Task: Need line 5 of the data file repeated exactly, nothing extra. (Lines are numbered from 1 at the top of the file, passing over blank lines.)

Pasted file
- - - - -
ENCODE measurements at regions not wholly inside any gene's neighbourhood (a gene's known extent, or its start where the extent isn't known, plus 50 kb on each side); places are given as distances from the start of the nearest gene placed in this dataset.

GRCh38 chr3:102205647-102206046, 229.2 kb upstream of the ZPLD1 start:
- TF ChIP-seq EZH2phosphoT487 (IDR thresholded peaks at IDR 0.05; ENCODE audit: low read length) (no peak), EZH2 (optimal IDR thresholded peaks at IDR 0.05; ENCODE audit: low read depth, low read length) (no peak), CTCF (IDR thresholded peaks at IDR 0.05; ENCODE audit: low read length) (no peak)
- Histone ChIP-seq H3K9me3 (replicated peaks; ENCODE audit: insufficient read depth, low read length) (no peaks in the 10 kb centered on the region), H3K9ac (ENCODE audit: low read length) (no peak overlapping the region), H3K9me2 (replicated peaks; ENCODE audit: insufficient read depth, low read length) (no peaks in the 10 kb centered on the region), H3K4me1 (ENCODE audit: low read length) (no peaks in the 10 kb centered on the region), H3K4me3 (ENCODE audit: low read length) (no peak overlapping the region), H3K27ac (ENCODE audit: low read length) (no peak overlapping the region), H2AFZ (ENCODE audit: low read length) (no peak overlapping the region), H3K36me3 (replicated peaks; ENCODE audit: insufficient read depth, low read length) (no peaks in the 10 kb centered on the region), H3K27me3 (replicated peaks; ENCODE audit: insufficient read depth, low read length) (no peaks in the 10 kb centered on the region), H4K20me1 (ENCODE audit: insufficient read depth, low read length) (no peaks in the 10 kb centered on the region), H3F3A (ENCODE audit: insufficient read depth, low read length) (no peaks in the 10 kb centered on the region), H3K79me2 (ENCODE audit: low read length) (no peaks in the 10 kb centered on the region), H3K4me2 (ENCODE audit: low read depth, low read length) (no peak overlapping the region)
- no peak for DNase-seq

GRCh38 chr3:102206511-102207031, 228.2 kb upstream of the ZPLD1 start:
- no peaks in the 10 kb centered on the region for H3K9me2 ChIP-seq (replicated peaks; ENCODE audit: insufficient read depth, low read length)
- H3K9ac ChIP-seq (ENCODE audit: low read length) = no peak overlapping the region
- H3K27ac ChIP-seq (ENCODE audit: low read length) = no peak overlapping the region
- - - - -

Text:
- no peak for DNase-seq